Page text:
Posted by: Jack Henry | June 11, 2012

Editor’s Corner: Time. See what’s become of me?

Good morning, folks. This may be a repeat to some, but since I have a lot of new subscribers, I’m going to review “time.” These are the rules according to the Chicago Manual of Style (CMOS), and the standards we use for Episys eDocs. I know some departments use the AP Stylebook, so before making big changes or going on a grammar attack, understand that these are guidelines. 🙂

Time of day

The following abbreviations are used in text and elsewhere. Though these sometimes appear in small capitals (with or without periods), Chicago prefers the lowercase form, with periods, as being the most immediately intelligible. [KC – Emphasis mine.]

  • a.m. – ante meridiem (before noon)
  • m. – meridies (noon [rarely used])
  • p.m. – post meridiem (after noon)

The abbreviations a.m. and p.m. should not be used with morning, afternoon, evening, night, or o’clock.

  • 10:30 a.m. or ten thirty in the morning
  • 11:00 p.m. or eleven o’clock at night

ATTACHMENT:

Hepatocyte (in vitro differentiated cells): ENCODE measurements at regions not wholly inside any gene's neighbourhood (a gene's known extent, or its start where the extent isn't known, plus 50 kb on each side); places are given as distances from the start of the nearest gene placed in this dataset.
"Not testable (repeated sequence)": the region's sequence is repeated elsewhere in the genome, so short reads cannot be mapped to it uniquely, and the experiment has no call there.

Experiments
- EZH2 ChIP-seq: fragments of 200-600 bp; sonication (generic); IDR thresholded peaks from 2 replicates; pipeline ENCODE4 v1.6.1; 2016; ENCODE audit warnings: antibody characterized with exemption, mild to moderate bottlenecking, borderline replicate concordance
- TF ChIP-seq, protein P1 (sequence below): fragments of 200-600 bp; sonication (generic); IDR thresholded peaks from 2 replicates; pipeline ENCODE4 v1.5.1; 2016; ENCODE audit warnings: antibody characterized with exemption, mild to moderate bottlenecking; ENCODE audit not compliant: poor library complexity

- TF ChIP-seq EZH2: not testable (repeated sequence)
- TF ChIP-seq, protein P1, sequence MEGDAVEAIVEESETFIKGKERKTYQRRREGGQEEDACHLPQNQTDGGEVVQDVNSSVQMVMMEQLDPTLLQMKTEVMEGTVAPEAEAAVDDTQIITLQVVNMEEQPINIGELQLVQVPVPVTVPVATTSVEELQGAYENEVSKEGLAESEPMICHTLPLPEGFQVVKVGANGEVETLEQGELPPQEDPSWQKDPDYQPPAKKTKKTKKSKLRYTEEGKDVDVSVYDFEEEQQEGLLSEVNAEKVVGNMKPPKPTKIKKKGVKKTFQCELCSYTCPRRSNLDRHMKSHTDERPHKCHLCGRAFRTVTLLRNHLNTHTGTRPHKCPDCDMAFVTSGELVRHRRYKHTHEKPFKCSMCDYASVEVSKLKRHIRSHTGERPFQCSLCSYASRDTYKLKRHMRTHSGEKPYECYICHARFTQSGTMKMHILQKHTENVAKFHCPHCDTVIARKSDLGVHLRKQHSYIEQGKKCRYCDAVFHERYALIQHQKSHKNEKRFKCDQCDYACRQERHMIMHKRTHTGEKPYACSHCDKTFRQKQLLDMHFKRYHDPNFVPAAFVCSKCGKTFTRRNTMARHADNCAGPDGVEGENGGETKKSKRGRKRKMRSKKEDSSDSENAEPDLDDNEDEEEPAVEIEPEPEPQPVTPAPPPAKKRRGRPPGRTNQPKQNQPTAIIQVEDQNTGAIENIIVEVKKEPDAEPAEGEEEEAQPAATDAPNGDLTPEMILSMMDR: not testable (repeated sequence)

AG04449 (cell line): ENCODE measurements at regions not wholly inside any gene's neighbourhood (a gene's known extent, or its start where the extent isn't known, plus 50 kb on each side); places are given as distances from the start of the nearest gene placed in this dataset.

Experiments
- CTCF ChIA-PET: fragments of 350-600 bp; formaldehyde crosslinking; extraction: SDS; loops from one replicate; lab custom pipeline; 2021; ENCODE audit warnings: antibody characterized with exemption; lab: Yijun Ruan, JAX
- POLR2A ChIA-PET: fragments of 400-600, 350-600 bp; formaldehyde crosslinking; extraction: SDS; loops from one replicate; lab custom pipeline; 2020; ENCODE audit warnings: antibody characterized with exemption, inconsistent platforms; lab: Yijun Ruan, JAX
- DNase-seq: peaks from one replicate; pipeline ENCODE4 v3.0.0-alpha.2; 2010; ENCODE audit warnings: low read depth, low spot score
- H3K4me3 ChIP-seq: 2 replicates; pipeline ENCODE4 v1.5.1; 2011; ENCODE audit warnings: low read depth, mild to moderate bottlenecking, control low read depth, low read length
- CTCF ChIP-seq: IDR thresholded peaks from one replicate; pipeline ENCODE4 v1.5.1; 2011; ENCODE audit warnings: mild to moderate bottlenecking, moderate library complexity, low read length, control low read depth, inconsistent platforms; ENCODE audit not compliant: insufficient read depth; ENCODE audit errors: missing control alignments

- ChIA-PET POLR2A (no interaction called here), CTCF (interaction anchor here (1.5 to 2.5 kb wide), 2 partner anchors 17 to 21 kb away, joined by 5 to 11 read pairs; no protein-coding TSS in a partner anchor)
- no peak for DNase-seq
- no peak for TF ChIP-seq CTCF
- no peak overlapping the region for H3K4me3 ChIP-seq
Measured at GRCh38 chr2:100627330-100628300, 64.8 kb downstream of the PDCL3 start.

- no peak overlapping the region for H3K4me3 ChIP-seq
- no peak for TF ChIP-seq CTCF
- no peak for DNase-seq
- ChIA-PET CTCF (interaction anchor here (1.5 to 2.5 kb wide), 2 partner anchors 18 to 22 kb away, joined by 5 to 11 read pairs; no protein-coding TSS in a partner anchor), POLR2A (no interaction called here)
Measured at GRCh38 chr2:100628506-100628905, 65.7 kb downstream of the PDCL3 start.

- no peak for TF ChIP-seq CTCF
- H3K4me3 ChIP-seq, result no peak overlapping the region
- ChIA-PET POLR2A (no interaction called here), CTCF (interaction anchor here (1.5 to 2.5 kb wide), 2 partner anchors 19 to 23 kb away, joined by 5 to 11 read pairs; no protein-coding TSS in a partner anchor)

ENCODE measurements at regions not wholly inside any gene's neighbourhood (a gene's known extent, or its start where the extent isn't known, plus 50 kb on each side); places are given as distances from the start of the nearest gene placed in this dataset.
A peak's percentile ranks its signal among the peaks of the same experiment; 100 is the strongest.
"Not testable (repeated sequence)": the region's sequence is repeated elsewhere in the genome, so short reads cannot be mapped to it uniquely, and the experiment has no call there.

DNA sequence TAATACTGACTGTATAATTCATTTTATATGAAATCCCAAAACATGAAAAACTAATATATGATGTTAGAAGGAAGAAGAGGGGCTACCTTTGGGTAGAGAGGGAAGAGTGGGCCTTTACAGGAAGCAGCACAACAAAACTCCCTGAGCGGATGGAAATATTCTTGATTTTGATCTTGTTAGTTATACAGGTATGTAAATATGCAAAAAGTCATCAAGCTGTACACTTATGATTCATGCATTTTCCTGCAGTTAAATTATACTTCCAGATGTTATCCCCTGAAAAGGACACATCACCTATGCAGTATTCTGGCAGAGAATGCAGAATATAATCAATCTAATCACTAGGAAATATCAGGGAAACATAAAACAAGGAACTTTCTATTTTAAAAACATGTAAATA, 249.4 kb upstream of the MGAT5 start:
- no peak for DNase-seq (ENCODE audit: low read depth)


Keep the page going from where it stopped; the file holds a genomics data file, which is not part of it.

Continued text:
[KC – I am including this section because some of our system documentation includes settings and interfaces that
use the twenty-four-hour clock. This is not the formatting you’d normally see in newsletters or prose.]

The twenty-four-hour system

In the twenty-four-hour system of expressing time (used in Europe and in the military), four digits always appear, often with no punctuation between hours and minutes.

  • 1200 = noon
  • 2400 or 0000 = midnight
  • 0001 = 12:01 a.m.
  • 1438 = 2:38 p.m.
  • At 1500 hours (or 1500h) we started off on our mission.
  • General quarters sounded at 0415.

Kara Church | Senior Technical Editor

Symitar, A Jack Henry Company

8985 Balboa Ave. | San Diego, CA 92123

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